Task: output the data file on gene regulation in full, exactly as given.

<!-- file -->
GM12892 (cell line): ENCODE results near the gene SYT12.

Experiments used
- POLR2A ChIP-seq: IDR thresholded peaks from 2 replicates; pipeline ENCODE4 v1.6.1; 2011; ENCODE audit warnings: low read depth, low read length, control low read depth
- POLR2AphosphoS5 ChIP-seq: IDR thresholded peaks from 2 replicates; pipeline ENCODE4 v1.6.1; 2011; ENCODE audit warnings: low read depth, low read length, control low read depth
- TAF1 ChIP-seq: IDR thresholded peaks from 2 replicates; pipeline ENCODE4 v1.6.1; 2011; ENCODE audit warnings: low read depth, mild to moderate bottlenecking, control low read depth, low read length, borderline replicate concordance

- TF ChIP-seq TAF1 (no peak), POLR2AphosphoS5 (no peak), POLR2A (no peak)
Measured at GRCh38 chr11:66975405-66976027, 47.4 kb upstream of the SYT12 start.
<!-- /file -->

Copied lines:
GM12892 (cell line): ENCODE results near the gene SYT12.

Experiments used
- POLR2A ChIP-seq: IDR thresholded peaks from 2 replicates; pipeline ENCODE4 v1.6.1; 2011; ENCODE audit warnings: low read depth, low read length, control low read depth
- POLR2AphosphoS5 ChIP-seq: IDR thresholded peaks from 2 replicates; pipeline ENCODE4 v1.6.1; 2011; ENCODE audit warnings: low read depth, low read length, control low read depth
- TAF1 ChIP-seq: IDR thresholded peaks from 2 replicates; pipeline ENCODE4 v1.6.1; 2011; ENCODE audit warnings: low read depth, mild to moderate bottlenecking, control low read depth, low read length, borderline replicate concordance

- TF ChIP-seq TAF1 (no peak), POLR2AphosphoS5 (no peak), POLR2A (no peak)
Measured at GRCh38 chr11:66975405-66976027, 47.4 kb upstream of the SYT12 start.